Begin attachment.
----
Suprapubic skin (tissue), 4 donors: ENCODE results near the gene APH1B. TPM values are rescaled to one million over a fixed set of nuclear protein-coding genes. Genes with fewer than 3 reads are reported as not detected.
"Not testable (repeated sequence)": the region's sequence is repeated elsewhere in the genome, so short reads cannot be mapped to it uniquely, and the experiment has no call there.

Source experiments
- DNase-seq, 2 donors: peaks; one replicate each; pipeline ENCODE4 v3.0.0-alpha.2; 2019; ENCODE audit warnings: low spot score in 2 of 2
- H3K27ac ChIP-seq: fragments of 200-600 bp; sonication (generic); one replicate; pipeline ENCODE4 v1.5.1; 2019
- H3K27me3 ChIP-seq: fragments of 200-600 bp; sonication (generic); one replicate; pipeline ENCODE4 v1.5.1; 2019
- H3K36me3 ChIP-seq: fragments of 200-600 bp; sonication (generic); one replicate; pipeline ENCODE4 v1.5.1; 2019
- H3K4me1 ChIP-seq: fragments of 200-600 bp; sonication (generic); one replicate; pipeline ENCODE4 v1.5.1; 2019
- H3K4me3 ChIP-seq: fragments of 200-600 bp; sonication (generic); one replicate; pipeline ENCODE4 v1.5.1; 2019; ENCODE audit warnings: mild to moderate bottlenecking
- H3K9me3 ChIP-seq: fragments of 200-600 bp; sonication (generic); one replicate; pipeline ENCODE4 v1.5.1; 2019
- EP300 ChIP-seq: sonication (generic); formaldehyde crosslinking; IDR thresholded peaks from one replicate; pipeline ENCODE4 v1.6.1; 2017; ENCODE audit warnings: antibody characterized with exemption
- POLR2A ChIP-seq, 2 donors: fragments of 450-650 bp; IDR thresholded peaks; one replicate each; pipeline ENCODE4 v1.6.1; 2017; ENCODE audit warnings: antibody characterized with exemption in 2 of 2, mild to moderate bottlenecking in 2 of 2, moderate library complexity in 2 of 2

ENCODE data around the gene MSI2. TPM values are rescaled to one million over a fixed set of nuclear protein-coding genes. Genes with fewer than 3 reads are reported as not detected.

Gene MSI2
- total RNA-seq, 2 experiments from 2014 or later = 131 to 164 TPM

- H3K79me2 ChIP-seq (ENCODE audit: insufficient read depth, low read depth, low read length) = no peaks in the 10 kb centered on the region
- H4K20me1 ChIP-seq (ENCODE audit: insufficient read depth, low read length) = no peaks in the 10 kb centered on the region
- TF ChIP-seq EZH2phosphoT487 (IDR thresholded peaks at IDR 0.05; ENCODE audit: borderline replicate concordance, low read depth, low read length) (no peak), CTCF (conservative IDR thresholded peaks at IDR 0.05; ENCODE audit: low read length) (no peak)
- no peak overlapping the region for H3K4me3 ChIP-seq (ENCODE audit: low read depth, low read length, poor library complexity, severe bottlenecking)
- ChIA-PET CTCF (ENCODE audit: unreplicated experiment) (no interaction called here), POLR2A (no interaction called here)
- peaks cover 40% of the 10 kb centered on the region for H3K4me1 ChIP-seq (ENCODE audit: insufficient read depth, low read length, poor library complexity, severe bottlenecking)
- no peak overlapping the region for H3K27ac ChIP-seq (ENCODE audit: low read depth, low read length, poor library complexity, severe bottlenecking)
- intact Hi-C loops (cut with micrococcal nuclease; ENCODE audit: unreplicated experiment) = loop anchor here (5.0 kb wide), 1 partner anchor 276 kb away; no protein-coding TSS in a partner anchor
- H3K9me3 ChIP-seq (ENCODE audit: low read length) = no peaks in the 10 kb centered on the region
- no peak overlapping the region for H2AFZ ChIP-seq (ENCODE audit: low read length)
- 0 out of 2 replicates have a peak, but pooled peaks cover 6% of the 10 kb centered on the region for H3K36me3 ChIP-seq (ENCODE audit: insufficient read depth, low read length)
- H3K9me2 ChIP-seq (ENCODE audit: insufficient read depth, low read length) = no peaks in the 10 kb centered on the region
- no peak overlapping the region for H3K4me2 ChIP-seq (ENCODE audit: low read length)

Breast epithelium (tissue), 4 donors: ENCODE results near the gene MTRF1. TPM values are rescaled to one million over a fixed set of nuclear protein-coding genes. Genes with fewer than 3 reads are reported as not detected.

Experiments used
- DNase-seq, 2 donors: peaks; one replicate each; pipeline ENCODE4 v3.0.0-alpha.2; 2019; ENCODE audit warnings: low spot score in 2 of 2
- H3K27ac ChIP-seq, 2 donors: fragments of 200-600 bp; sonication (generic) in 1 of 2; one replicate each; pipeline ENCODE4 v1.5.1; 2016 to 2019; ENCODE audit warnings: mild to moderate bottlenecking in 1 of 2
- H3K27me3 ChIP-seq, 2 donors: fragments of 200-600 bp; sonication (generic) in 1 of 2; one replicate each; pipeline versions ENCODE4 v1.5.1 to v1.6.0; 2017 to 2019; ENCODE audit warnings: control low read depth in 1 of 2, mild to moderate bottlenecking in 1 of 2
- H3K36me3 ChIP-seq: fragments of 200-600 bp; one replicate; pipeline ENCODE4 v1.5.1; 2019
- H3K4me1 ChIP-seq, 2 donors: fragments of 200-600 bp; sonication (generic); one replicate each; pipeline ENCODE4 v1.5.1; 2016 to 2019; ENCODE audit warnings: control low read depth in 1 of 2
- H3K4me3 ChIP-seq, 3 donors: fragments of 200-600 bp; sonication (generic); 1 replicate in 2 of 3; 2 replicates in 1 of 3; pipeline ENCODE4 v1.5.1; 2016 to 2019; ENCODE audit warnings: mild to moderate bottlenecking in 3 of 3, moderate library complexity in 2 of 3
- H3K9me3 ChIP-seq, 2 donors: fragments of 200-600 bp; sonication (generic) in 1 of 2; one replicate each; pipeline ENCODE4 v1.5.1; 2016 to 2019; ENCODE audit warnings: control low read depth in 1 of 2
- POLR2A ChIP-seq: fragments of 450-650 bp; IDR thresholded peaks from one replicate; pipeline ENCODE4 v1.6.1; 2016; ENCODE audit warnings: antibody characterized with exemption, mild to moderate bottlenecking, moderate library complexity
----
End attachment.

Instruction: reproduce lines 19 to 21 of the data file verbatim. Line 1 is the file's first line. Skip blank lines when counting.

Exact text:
- no peak overlapping the region for H3K4me3 ChIP-seq (ENCODE audit: low read depth, low read length, poor library complexity, severe bottlenecking)
- ChIA-PET CTCF (ENCODE audit: unreplicated experiment) (no interaction called here), POLR2A (no interaction called here)
- peaks cover 40% of the 10 kb centered on the region for H3K4me1 ChIP-seq (ENCODE audit: insufficient read depth, low read length, poor library complexity, severe bottlenecking)